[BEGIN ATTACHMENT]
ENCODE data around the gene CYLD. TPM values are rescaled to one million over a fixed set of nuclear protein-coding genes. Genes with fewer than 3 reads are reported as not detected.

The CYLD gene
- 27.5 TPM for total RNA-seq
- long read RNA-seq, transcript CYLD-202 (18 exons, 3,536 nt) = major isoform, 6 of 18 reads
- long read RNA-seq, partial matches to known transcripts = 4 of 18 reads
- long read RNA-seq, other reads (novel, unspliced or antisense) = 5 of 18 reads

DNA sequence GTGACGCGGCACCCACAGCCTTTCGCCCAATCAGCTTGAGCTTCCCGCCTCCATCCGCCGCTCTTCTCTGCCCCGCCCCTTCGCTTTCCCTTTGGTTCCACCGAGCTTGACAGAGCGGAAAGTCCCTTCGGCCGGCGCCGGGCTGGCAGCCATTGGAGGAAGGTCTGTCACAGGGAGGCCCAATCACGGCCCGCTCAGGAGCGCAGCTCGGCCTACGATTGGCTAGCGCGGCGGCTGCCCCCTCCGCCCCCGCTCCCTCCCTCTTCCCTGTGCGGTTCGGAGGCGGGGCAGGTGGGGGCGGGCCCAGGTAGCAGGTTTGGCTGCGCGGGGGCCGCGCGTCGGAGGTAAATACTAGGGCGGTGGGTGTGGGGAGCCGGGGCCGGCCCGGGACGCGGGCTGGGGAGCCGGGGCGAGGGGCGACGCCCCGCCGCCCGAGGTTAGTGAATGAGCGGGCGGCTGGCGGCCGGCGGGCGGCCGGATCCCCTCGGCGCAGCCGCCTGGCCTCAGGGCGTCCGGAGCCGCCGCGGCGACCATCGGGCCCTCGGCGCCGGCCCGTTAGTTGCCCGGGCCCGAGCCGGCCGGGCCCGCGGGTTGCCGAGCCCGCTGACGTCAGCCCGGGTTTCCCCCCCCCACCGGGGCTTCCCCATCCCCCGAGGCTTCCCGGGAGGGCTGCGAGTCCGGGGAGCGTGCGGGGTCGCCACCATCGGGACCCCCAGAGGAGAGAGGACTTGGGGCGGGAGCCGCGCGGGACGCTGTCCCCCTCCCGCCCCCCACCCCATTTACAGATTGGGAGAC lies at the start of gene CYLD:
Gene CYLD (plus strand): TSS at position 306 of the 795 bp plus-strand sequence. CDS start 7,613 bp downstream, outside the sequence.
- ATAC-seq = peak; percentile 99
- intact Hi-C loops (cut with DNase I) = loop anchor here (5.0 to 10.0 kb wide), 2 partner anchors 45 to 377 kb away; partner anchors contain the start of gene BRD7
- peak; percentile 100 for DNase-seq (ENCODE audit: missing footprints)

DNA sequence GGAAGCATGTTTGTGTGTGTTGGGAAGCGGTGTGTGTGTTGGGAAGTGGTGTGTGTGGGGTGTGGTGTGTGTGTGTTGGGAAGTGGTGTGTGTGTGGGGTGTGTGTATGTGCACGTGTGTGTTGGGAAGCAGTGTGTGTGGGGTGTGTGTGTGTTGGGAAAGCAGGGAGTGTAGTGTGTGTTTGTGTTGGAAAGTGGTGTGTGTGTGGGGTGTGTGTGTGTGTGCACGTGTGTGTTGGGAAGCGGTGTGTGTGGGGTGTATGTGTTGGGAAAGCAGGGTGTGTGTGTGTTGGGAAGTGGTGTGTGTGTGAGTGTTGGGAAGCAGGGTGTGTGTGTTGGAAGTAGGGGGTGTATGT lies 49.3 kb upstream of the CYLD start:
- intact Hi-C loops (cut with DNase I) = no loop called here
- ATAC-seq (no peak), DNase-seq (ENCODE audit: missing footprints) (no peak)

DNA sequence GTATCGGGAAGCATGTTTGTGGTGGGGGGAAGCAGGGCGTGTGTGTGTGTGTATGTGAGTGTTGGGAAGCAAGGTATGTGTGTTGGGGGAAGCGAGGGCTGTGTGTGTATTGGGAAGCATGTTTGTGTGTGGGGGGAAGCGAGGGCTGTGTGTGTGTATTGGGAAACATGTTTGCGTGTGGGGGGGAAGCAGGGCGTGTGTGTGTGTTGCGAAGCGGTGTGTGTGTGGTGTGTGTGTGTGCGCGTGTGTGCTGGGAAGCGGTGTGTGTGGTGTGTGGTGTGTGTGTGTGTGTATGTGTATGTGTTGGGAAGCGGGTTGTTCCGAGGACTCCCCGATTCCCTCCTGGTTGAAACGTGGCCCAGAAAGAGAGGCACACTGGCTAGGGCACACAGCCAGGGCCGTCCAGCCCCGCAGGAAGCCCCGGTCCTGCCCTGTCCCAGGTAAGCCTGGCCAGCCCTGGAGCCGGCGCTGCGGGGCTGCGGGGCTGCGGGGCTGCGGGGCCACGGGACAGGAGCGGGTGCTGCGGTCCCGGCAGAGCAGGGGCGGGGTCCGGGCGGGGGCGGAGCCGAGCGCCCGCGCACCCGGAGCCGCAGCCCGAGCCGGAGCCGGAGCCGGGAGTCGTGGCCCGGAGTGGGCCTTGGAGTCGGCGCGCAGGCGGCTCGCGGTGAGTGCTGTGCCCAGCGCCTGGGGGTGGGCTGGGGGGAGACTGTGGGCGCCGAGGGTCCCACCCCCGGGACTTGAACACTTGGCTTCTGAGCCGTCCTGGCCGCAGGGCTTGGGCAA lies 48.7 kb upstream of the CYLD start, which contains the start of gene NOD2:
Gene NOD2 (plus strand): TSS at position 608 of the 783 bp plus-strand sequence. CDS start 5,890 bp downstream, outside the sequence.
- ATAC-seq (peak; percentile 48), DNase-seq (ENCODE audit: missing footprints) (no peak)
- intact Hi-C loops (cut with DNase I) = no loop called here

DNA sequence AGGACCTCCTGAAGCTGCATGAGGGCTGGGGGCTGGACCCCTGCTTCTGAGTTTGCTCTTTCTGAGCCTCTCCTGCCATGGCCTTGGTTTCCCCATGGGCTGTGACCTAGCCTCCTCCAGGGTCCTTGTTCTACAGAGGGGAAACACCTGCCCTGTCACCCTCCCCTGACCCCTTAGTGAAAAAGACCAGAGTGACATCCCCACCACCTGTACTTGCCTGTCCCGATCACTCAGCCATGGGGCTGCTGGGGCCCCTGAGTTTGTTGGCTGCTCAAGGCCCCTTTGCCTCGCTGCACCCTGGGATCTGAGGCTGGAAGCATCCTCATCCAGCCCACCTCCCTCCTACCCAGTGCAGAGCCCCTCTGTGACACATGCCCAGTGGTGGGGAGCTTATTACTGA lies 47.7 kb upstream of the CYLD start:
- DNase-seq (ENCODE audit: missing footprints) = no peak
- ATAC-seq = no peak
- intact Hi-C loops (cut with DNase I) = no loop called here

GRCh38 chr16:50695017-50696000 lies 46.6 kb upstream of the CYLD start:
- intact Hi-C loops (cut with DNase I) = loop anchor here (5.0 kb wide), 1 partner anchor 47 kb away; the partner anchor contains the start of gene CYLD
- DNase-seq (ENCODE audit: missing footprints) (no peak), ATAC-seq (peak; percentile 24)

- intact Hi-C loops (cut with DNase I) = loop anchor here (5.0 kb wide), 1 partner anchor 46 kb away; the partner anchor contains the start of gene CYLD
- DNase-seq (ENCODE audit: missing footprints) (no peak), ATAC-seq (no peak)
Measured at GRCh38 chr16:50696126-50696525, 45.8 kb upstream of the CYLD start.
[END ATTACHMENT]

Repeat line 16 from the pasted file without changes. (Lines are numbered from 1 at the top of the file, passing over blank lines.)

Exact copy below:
Gene NOD2 (plus strand): TSS at position 608 of the 783 bp plus-strand sequence. CDS start 5,890 bp downstream, outside the sequence.